This morning I had a wonderful chat with a journalist from Metro.Co.Uk who is publishing an article on our story.
Our conversation sparked memories of when we were in the hospital with Hunter. Memories of story hungry reporters waiting outside in the parking lot, hoping for a chance to talk with us. Messages flooded my inbox with requests for interviews and, for days, news vans drove around our neighborhood wanting to speak with witnesses and waiting for us to come home.
I get it. People were curious and anxious for details, but it was OUR story, our lives, and sadly, our nightmare. But that didn’t matter. The article ran through multiple news outlets with detailed information from those who were on the scene. Anyone could google our name and be able to scroll through pages of articles about the accident. (Most of them have been recently archived).
I cringed when I saw the pictures plastered across the internet. There was Michael, kneeling next to Jango, with a stern, but typical cop-like expression on his face. Nothing can prepare you for the moment when your real-life nightmare is hung out to dry for everyone to see. Even more, the comments were beyond appalling.
Those articles are now a thing of the past, and I am happy to say that our lives didn’t end with the accident. There is life beyond trauma and having a journalist reach out and ask questions focused on our triumphs, opposed to our tragedy, fills me with sweet relief. I feel like…
Talking to people about tragedy can oftentimes bring about interesting responses. A lot of times, people want to separate themselves from the person it happened to, so instead they ask about the nature of the trauma. The most common question I am asked is: What happened to the dog? And, what kind of dog was it? But not much after that. For those of you who’ve had loved ones with cancer you can probably relate when you read “What kind of cancer did they have?” I’ve heard that one of the reasons why people do that, is for self preservation. Subconsciously we believe if we can understand the details they can separate themselves and their lives from our personal situation and avoid a similar fate. Not that anyone can avoid cancer, or even dogs, but maybe it makes us feel better to be more aware.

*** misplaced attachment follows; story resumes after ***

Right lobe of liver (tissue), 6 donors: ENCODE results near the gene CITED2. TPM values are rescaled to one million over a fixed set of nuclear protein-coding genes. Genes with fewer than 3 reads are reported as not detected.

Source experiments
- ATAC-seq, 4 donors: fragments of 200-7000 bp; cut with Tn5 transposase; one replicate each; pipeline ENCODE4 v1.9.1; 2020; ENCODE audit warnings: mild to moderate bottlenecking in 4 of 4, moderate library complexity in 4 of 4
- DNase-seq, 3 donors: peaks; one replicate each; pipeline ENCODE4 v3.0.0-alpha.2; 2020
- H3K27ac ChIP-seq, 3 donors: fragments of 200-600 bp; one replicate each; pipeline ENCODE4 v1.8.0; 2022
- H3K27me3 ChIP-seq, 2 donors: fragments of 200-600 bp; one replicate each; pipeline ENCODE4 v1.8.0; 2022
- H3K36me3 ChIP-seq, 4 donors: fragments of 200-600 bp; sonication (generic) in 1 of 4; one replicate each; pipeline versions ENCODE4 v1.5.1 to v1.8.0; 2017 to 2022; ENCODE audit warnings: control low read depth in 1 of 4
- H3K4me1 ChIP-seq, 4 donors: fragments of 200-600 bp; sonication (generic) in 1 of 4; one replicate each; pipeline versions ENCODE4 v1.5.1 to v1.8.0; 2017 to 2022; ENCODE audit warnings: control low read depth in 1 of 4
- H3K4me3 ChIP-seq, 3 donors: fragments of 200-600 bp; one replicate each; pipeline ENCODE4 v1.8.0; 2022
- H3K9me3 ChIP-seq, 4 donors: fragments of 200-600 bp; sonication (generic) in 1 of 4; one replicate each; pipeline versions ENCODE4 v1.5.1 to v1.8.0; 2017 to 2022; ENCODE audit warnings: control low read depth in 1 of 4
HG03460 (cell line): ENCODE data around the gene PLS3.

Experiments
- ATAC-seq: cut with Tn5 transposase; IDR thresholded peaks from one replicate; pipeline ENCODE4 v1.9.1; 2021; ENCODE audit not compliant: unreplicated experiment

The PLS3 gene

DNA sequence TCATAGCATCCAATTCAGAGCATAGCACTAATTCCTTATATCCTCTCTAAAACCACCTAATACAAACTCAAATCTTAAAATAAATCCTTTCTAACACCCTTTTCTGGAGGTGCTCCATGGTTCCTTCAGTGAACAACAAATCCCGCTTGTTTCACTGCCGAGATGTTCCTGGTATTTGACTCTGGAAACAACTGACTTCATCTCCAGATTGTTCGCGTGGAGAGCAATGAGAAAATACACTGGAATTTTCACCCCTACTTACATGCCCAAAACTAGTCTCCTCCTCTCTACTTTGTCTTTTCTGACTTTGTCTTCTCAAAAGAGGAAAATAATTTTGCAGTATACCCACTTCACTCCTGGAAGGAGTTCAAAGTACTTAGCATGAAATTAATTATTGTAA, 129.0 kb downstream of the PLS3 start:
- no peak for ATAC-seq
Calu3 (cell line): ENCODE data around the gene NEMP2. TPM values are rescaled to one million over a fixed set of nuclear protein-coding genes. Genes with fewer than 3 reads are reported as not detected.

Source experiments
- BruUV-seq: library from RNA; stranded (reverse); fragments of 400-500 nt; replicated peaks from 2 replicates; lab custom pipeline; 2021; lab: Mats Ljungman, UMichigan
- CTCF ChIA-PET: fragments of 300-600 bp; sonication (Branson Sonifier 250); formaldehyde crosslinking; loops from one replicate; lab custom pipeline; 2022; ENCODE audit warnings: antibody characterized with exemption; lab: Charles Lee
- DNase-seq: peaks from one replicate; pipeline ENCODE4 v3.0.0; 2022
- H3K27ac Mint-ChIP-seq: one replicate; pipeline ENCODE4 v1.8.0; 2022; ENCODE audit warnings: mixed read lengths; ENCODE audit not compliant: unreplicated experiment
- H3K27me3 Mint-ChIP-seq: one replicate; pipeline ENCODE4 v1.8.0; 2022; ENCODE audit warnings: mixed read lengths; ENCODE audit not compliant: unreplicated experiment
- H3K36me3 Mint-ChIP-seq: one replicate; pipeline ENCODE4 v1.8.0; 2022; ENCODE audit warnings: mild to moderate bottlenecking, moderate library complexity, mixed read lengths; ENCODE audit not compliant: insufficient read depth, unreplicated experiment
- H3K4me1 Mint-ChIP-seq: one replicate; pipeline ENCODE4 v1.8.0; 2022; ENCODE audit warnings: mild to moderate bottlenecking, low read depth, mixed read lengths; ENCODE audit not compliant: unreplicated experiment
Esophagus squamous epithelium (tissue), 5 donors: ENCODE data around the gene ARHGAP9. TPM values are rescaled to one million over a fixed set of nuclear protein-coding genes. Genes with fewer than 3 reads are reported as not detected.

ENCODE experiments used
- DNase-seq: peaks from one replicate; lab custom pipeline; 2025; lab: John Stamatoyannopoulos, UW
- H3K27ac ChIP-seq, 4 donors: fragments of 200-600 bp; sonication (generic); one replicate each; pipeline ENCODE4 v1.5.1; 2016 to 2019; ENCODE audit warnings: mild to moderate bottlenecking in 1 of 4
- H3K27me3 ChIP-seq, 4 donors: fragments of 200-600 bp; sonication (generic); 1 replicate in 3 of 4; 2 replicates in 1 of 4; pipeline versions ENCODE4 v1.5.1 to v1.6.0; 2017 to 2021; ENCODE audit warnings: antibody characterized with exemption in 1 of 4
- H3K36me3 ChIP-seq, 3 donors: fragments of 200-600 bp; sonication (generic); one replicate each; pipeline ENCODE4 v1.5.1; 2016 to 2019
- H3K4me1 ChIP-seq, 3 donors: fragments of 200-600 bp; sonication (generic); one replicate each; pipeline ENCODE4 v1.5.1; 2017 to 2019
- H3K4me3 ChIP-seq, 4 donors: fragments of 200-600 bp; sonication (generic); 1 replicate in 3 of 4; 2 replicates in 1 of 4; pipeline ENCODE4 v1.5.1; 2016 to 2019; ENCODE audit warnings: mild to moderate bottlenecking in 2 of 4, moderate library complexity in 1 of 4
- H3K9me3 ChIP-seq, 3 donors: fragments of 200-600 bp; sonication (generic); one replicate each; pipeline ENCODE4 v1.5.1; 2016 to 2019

Having a journalist ask about our whole story was refreshing, because a lot of times people only want the facts. But beyond the details is the heart and humanity that shape what happens to us.
The people (or characters), in a story can change us with their experiences, challenges, heartbreaks, losses, victories, etc. We aren’t just made up of facts, like the kind of cancer one has, or the breed of the dog that attacked Hunter. Our story is about who we are and who we have chosen to become.
I do understand that facts ARE important, so if you really want to know, you can find them here. But if that’s all you read, you will miss out on my invitation to find hope and joy in the journey .
So, for all the curious minds, here is a post that somewhat focuses on Jango, Michael’s police K9 that attacked Hunter.
Take it or leave it, but either way, don’t let this be the only thing you remember about our story!
•Jango lived with us for one year before the accident.
•The kids never pet or associated with him. They didn’t need to. He was not a family dog, he was a working dog.
•He was a Belgium Malinois.
•He was returned to his previous owner after the accident.
There you have it, the cat, or…the dog, is out of the bag. If you want to read Jack Longstaff’s article from Metro.Co.Uk click HERE or to read and listen to our story on a few other platforms, click HERE.